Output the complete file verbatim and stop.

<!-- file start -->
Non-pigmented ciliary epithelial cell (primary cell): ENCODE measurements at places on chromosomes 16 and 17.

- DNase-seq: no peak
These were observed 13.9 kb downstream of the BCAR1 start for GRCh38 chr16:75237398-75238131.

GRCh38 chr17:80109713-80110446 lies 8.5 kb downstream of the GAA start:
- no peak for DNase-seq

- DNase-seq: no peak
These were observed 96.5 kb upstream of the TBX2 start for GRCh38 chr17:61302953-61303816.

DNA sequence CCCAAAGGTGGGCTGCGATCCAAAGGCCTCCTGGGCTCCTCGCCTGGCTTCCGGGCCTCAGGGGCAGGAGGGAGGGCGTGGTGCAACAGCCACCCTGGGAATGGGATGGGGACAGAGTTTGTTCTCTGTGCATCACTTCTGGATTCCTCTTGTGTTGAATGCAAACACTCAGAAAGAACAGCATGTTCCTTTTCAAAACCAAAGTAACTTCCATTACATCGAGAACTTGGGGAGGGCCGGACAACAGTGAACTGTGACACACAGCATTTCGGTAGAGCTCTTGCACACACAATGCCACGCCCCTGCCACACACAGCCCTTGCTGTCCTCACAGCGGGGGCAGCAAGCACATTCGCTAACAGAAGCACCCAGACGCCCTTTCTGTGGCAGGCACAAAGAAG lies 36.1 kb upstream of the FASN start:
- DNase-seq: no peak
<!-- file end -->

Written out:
Non-pigmented ciliary epithelial cell (primary cell): ENCODE measurements at places on chromosomes 16 and 17.

- DNase-seq: no peak
These were observed 13.9 kb downstream of the BCAR1 start for GRCh38 chr16:75237398-75238131.

GRCh38 chr17:80109713-80110446 lies 8.5 kb downstream of the GAA start:
- no peak for DNase-seq

- DNase-seq: no peak
These were observed 96.5 kb upstream of the TBX2 start for GRCh38 chr17:61302953-61303816.

DNA sequence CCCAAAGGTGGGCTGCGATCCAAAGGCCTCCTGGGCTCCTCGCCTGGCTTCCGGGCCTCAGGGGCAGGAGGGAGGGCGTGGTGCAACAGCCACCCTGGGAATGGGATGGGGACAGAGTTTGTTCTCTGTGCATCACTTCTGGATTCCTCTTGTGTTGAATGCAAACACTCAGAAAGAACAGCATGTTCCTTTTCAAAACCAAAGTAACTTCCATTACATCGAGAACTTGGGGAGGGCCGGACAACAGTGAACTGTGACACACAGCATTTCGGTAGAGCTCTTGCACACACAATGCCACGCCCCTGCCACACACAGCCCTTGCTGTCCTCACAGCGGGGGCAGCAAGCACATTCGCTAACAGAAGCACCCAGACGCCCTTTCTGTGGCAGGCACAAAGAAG lies 36.1 kb upstream of the FASN start:
- DNase-seq: no peak